If you have a first edition, first printing like I do, you'll want this errata sheet from SJG. These are pretty significant ones, too - they affect the story, Conan's potential encumbrance, a map error or two, and give Conan a skill he lacks but may need in the adventure. I don't have the PDF but they generally update with all of such issues when they update the product, so only 1st printing folks like me really need to be concerned.

This is an old adventure in an older system . . . but it's a good one. It would probably be easier in 4e, if only because you're more likely to have better skills, better rolls outdoors (if you take the right talents), and better Per - but it's still going to be a fun ride. Recommended.


  1. Beyond Black River was one of my favorite Conan yarns, back when I was real into REH stuff.

    Interesting that there's a race against the clock element. My own upcoming campaign will have time of day influencing what sort of obstacles / encounters / level of readiness players can expect to encounter, but I've not yet done up reference chart for keeping track of it all.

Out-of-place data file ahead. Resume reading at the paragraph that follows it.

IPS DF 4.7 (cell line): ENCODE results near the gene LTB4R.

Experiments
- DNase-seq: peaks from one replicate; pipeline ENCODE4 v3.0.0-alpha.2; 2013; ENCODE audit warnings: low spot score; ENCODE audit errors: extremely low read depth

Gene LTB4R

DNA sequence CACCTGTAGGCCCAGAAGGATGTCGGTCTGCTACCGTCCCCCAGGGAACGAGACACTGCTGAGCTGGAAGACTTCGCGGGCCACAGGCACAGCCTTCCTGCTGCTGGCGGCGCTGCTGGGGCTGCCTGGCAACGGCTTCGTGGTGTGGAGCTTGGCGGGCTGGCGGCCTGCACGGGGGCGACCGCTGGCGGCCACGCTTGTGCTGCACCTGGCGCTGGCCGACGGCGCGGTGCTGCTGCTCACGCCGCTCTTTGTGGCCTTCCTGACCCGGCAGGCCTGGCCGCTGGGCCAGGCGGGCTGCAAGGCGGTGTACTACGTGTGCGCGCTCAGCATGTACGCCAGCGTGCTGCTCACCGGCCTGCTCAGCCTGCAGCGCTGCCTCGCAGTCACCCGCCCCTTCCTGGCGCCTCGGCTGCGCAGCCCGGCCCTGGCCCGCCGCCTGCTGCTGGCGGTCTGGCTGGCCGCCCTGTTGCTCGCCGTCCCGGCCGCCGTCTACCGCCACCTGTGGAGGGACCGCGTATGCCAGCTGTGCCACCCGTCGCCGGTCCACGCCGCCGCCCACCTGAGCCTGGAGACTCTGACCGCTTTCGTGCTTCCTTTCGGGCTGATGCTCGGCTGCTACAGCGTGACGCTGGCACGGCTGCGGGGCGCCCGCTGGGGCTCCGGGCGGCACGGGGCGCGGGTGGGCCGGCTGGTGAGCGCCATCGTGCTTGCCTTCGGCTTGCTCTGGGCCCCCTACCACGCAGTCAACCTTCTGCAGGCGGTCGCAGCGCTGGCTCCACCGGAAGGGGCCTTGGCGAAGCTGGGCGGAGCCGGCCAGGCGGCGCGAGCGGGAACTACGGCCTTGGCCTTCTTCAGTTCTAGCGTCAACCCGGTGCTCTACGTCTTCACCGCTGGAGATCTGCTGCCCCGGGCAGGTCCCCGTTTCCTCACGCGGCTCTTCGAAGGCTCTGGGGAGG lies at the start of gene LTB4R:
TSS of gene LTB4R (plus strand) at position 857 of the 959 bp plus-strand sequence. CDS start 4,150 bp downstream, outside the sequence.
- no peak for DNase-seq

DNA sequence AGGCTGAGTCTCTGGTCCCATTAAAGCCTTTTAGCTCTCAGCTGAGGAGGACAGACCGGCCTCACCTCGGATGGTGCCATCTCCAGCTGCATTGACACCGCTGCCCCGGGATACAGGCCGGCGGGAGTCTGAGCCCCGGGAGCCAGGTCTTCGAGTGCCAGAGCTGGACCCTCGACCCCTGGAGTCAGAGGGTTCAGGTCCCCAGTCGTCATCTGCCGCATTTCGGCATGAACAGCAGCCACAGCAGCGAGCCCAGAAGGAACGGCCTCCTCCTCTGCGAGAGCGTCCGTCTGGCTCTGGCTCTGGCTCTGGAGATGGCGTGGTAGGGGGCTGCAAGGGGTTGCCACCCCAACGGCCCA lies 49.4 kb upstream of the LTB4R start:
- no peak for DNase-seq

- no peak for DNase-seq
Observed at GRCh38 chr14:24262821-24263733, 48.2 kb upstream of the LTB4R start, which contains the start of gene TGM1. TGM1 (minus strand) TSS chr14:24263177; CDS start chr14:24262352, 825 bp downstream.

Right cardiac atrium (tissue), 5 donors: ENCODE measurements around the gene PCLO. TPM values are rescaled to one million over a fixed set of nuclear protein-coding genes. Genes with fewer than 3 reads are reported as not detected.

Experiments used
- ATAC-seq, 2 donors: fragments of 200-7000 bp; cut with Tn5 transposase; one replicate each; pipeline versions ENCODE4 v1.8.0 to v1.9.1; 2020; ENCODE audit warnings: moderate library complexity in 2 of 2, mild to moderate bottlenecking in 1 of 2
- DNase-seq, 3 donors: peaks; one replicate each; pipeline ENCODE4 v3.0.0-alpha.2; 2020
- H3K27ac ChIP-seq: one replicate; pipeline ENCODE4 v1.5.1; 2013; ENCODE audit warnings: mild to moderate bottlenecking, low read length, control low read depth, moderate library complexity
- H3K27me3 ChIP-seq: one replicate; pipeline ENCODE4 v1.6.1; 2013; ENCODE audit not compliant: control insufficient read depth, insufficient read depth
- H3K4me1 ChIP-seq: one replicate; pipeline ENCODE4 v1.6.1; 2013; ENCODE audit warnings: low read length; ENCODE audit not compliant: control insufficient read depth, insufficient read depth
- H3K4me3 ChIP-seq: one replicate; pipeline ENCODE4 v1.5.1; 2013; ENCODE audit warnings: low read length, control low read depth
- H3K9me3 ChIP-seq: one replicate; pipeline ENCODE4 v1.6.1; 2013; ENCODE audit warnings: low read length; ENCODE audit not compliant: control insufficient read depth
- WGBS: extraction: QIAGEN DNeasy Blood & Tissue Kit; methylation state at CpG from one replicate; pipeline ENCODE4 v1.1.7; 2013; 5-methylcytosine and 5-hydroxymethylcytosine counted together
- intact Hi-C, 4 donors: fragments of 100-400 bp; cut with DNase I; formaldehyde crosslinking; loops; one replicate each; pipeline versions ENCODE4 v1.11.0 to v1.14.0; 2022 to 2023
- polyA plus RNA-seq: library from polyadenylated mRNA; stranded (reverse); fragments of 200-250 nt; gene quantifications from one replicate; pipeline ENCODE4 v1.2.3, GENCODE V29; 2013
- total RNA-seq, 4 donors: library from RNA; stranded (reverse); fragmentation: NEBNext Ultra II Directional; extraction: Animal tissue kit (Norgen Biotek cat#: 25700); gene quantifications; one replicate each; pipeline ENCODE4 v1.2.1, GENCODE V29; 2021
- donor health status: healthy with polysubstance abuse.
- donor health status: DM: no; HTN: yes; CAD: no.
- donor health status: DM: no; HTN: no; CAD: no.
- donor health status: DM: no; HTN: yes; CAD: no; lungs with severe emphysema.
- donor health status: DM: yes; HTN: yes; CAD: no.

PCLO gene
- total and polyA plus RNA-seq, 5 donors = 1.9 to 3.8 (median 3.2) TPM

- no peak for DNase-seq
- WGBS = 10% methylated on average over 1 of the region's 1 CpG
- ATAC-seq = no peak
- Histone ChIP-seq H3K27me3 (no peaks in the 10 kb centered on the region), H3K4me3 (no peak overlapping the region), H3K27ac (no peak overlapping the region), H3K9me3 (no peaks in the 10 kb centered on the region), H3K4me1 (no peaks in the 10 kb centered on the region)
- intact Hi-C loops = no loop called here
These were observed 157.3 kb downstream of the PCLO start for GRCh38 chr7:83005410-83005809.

Those Plot Words - second time you've mentioned them now - I'm guessing the whole Conan line used it? Was that a part of GURPS or just unique to that series? What are some examples and what do they do?

    1. The four Conan solo adventures used them, I'm not sure if any other SJG solo adventures did or not. An example is, say, you pass a reaction check for some soldiers and get a plot word. That plot word is worth a bonus on later rolls for help or to recruit soldiers, and it opens an option or two you might not have. Or conversely it can give a penalty and close off options. Some do some of each.

    2. Seem like a clear-cut way to hand the players the ability to influence the story a bit better, which is good. I think I might have to actually get a copy of this sometime. Reminds me I will eventually have to port up some worldbuilding notes for my Hyborian Age campaign, someday. I think the last time I tried playing that was in 2013 or so...

  2. It just dawned on me that this adventure was published the same year I was born.